JIMMY CARTER was wrong to introduce the where-were-you-16-years-ago test of civil rights ardor into the campaign for two reasons. One is that none of the three principal candidates, himself included, comes off very well when you inspect his early-1960s civil-rights history. The other is that there is a whole new and different range of things to be done now, and what voters should be considering is how good the candidates are at recognizing them.

We do not mean to suggest that all the work has been done in dismantling the institutional structure: of vicious racial discrimination that existed in so many arenas of American public life for so long or that Mr. Carter's own record number of appointments of blacks and other minorities to high positions is just a civil-rights ho-hum. Those appointments were important, and there is still work to be done to fulfill and ensure fundamental constitutional rights for blacks. But there is no quarrel among the candidates on the rightness of the pursuit of racial justice. The more pressing questions concern true emancipation. How shall American blacks -- not just a few, but as a group -- be provided a fair chance to compete, to excel, to live fully and independently and securely in the society?

Two answers, associated broadly with right and left, are frequently offered -- in all their wrongheaded, simplistic beauty. One is the sink-or-swim, toss-em-off-the-wharf-and-see-what-happens school of social thought, which is in itself cynical, when it is not being just plain dumb. It ignores the fact that the American past has helped to create a largely impoverished social class and to lock it into certain fixed locations and circumstances, that it has contributed mightily to the disabling of innumerable individuals and families and that it is grotesque to say to these particular people now: "Guess what? We've changed our minds. Go out and get a job as a stock broker." The society, its public and private institutions and its government, all of which tolerated the old discriminatory racial order and some of which profited from it, owe the victims much more in the way of encouragement, assistance, pressure for change and creation of conditions in which they have a practical chance, not just a theoretical right, to prosper.

The question is how this obligation shall be met, and it is here that the other failed prescription comes into play. For just as rugged individualists on the right seem always to be heartily and emptily inviting poor blacks to step right up and achieve things that have been put out of their reach, so from the other side comes a kind of condescending coo, white liberal-left solicitude that often seems to rest on the truly racist premise that doing right by black people means perpetuating and making amenable a condition of dependency for them verging on servitude.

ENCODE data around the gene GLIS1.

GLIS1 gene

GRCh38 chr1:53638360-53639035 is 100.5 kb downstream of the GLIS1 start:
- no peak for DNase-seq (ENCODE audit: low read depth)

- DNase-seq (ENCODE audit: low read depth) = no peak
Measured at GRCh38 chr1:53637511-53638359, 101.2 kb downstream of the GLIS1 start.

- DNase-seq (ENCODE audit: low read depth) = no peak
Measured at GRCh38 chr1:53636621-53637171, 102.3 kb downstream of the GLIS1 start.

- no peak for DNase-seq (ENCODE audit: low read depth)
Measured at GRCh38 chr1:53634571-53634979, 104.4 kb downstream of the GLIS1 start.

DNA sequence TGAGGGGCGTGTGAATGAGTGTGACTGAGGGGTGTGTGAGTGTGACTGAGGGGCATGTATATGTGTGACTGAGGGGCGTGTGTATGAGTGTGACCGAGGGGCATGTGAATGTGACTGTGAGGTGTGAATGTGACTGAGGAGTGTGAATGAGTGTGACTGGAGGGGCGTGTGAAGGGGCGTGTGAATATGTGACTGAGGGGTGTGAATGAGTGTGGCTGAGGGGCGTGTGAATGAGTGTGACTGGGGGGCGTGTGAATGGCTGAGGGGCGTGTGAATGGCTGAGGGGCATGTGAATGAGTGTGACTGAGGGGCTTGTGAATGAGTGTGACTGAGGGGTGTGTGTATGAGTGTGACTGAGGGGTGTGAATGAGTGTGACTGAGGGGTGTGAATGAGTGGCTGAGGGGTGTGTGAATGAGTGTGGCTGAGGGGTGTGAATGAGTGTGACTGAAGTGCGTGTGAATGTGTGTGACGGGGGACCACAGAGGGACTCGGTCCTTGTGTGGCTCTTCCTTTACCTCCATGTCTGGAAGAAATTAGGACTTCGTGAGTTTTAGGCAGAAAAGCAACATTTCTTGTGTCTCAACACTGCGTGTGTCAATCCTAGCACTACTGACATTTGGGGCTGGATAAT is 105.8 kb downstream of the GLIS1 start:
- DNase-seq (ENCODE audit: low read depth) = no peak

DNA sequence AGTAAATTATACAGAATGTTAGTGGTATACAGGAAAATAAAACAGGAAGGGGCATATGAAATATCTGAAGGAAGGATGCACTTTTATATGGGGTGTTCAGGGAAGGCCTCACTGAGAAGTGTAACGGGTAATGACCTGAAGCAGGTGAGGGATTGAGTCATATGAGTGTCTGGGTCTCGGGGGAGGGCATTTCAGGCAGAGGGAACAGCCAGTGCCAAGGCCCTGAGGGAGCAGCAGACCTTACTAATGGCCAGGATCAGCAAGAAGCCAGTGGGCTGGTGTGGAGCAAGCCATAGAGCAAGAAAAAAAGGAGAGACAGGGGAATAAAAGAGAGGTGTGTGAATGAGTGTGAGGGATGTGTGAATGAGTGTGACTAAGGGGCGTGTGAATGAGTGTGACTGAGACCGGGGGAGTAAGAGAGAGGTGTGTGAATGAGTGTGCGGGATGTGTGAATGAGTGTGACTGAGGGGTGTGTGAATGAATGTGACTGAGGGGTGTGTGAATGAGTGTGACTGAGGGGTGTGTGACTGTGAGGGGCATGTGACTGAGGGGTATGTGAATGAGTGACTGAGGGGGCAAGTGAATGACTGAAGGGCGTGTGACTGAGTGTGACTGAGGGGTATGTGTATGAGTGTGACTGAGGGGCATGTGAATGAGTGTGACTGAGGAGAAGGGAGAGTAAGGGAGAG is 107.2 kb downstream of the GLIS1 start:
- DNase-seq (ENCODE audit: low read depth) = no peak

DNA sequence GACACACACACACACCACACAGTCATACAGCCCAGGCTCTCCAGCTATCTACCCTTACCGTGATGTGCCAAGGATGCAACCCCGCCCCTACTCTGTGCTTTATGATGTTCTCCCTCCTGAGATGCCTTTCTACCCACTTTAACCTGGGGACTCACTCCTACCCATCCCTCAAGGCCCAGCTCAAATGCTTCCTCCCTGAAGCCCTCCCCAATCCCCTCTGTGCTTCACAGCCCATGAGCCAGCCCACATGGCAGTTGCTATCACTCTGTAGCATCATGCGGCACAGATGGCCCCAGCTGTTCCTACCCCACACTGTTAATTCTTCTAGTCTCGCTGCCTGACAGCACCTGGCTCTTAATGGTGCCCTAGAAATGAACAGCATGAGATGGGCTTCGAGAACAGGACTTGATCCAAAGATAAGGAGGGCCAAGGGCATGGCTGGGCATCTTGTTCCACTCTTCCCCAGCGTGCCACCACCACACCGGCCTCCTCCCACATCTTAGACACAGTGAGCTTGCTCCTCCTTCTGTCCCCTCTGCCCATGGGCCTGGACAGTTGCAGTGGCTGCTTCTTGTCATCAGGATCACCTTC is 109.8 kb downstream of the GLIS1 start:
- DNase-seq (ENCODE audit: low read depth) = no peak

It is one thing, for example, to favor selective and careful use of the affirmative action principle to overcome the specific effects of past injustices in certain fields. But it is quite another to propound and fight for an unfettered and infinitely expanding right, even "duty"," of governmnent to assign people to what it regards as their fitting places in various institutions all across the society on the basis of their race. Leave aside for the moment the predictable unfairnesses and resentments among groups that this must generate and its thinness and artificiality as a basis for long-term social policy. Placement somewhere, courtesy of some government authority or other, on basis of one's race is not liberation. It can be an insidious form of dependency.

So too, while it is one thing to believe in the urgency of well-funded and generous social programs to help the country's left-behind poor, it is quite another to argue for expansion of such programs in themselves as the appropriate response to the claims of poor, black people on the rest of society. Too many self-professed friends of black America have adopted this mindless, patronizing and fundamentally hurtful attitude, betraying, in their endless attentions to the size of the welfare pot and nothing else, their assumption that welfare dependency is the destiny of a population they insult even as they ooze "concern."

To their credit, neither of the candidates who stand a chance of wining the election is nearly as bad as the other says he is on these questions. Mr. Reagan seems to us to have shown a deficiency of both sympathy and imagination in grasping the importance of some of those social welfare efforts that his opposition, admittedly, sets too much store by. But both he and his party have come a decisive distance from the old sink-or-swim school, never mind what the president says. And the president -- disregard Mr. Reagan -- is no proponent of wall-to-wall quotas an eternal welfare dependency, nor is he the welfare-program killer some of his liberal critics proclaim. Neither man in truth has been especially interesting or even perceptive about the place where the efforts of the past two decades have brought us in terms of new and more complicated obligations to fulfill racial rights among many competing groups. But both have declared an awareness that jobs are central to the government's racial obligations now, and that general questions of the economy may be the crucial ones when you are talking about how America treats its black citizens.

These are the racially connected issues on which the candidates need to be judged. The question for voters is not which of the candidates had the requisite version in the early 1960s -- the answer is none -- but rather which now better understands what is required to emancipate black America in the 1960s.